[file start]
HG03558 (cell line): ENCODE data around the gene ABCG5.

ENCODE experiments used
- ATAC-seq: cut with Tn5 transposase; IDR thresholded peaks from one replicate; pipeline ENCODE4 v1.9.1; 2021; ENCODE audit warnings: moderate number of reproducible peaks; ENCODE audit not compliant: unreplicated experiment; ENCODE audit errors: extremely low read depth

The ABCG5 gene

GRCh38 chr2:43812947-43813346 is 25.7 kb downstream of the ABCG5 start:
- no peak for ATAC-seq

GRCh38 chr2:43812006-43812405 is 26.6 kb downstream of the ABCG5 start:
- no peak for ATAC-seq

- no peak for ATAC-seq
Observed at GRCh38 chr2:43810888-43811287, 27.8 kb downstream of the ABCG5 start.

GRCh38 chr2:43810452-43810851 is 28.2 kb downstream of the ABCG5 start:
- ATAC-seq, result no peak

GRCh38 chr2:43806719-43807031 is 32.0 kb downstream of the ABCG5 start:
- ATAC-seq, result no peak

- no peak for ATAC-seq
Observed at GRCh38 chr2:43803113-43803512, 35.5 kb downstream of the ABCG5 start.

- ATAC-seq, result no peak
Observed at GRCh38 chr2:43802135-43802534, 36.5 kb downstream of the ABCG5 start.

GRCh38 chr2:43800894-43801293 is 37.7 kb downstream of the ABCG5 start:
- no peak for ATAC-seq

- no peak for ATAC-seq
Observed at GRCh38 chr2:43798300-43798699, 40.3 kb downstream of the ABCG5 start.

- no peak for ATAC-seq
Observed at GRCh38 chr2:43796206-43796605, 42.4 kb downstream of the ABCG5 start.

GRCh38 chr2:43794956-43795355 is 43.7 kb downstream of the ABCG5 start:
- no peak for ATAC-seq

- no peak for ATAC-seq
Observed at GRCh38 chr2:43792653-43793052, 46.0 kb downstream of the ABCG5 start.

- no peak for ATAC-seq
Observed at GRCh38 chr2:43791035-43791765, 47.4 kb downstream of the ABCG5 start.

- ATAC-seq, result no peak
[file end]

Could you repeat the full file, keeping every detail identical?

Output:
HG03558 (cell line): ENCODE data around the gene ABCG5.

ENCODE experiments used
- ATAC-seq: cut with Tn5 transposase; IDR thresholded peaks from one replicate; pipeline ENCODE4 v1.9.1; 2021; ENCODE audit warnings: moderate number of reproducible peaks; ENCODE audit not compliant: unreplicated experiment; ENCODE audit errors: extremely low read depth

The ABCG5 gene

GRCh38 chr2:43812947-43813346 is 25.7 kb downstream of the ABCG5 start:
- no peak for ATAC-seq

GRCh38 chr2:43812006-43812405 is 26.6 kb downstream of the ABCG5 start:
- no peak for ATAC-seq

- no peak for ATAC-seq
Observed at GRCh38 chr2:43810888-43811287, 27.8 kb downstream of the ABCG5 start.

GRCh38 chr2:43810452-43810851 is 28.2 kb downstream of the ABCG5 start:
- ATAC-seq, result no peak

GRCh38 chr2:43806719-43807031 is 32.0 kb downstream of the ABCG5 start:
- ATAC-seq, result no peak

- no peak for ATAC-seq
Observed at GRCh38 chr2:43803113-43803512, 35.5 kb downstream of the ABCG5 start.

- ATAC-seq, result no peak
Observed at GRCh38 chr2:43802135-43802534, 36.5 kb downstream of the ABCG5 start.

GRCh38 chr2:43800894-43801293 is 37.7 kb downstream of the ABCG5 start:
- no peak for ATAC-seq

- no peak for ATAC-seq
Observed at GRCh38 chr2:43798300-43798699, 40.3 kb downstream of the ABCG5 start.

- no peak for ATAC-seq
Observed at GRCh38 chr2:43796206-43796605, 42.4 kb downstream of the ABCG5 start.

GRCh38 chr2:43794956-43795355 is 43.7 kb downstream of the ABCG5 start:
- no peak for ATAC-seq

- no peak for ATAC-seq
Observed at GRCh38 chr2:43792653-43793052, 46.0 kb downstream of the ABCG5 start.

- no peak for ATAC-seq
Observed at GRCh38 chr2:43791035-43791765, 47.4 kb downstream of the ABCG5 start.

- ATAC-seq, result no peak